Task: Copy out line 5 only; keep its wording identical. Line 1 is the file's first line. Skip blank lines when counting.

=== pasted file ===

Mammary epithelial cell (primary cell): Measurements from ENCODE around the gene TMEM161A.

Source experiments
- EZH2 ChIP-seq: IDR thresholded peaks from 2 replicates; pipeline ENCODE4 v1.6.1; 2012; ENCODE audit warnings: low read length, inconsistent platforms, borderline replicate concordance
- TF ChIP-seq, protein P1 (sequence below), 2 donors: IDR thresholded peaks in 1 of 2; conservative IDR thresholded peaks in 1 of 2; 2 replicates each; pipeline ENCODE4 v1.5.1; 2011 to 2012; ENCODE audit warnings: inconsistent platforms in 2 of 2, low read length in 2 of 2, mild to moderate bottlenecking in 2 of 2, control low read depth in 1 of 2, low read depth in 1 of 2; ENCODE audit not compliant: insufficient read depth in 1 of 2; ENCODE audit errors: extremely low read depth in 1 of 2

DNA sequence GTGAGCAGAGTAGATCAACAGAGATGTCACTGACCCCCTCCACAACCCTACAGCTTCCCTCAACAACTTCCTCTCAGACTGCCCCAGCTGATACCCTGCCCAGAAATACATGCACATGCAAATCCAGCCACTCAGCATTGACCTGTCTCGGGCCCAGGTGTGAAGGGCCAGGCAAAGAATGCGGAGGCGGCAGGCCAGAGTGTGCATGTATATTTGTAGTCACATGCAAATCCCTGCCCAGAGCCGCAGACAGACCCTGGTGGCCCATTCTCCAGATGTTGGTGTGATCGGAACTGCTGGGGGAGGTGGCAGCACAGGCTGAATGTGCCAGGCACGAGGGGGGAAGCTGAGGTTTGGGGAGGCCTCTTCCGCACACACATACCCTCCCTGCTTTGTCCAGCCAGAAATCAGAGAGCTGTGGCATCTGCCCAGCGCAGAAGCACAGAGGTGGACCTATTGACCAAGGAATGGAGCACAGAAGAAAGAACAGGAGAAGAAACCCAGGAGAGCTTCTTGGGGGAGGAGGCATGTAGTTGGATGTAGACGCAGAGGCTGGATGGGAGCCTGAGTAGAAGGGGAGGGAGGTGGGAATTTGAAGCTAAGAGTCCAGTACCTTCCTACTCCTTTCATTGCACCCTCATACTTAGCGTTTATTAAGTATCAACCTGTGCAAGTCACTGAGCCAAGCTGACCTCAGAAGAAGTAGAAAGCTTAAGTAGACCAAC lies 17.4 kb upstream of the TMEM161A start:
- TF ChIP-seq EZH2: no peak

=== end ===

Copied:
DNA sequence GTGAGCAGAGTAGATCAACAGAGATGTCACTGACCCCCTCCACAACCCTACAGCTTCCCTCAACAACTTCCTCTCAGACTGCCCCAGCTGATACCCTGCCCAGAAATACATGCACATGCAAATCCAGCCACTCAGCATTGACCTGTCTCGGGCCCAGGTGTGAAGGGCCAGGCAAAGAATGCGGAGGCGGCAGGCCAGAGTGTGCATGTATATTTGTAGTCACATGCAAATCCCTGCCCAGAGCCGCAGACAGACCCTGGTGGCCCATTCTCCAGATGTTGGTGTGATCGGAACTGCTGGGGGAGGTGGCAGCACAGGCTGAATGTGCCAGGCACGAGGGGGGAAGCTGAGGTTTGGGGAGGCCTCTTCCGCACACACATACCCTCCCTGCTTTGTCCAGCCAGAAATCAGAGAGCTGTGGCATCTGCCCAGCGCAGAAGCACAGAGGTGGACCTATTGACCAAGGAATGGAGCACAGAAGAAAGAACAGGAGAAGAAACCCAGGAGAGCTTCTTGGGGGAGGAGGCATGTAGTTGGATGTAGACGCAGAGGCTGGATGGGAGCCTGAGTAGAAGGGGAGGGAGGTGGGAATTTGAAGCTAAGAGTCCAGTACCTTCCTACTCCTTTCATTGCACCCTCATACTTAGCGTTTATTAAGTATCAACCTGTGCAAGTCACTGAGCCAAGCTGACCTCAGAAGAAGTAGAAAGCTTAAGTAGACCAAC lies 17.4 kb upstream of the TMEM161A start: